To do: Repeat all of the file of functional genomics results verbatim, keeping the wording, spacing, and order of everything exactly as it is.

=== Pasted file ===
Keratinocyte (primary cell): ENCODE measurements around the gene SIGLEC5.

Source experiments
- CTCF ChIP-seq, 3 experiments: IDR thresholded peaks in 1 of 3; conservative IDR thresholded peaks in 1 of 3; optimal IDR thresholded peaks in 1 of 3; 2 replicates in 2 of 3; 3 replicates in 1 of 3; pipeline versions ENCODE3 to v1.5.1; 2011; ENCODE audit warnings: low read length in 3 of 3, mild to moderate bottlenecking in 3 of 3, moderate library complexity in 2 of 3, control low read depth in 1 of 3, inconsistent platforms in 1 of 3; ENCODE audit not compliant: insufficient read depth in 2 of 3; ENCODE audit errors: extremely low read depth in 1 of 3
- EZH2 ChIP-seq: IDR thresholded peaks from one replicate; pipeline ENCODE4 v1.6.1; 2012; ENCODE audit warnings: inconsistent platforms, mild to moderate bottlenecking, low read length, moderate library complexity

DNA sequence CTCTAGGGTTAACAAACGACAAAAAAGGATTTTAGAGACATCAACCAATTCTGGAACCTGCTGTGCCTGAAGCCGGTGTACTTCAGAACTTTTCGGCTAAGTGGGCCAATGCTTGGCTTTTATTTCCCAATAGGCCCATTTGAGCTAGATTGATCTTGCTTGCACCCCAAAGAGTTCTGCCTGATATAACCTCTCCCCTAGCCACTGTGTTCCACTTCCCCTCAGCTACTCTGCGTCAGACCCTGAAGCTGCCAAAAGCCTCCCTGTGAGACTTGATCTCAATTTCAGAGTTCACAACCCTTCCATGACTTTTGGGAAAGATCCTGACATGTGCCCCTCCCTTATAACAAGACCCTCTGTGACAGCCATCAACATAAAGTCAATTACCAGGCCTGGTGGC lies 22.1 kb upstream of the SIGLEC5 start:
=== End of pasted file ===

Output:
Keratinocyte (primary cell): ENCODE measurements around the gene SIGLEC5.

Source experiments
- CTCF ChIP-seq, 3 experiments: IDR thresholded peaks in 1 of 3; conservative IDR thresholded peaks in 1 of 3; optimal IDR thresholded peaks in 1 of 3; 2 replicates in 2 of 3; 3 replicates in 1 of 3; pipeline versions ENCODE3 to v1.5.1; 2011; ENCODE audit warnings: low read length in 3 of 3, mild to moderate bottlenecking in 3 of 3, moderate library complexity in 2 of 3, control low read depth in 1 of 3, inconsistent platforms in 1 of 3; ENCODE audit not compliant: insufficient read depth in 2 of 3; ENCODE audit errors: extremely low read depth in 1 of 3
- EZH2 ChIP-seq: IDR thresholded peaks from one replicate; pipeline ENCODE4 v1.6.1; 2012; ENCODE audit warnings: inconsistent platforms, mild to moderate bottlenecking, low read length, moderate library complexity

DNA sequence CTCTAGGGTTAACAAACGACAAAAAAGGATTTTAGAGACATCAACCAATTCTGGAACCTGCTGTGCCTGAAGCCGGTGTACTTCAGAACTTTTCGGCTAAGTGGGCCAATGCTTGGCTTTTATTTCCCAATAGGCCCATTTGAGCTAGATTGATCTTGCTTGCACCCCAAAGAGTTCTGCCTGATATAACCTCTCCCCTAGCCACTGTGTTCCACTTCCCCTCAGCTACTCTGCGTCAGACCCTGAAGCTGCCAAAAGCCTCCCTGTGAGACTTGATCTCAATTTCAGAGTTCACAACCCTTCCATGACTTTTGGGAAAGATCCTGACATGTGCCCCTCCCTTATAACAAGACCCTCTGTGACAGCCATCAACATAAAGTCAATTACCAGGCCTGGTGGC lies 22.1 kb upstream of the SIGLEC5 start: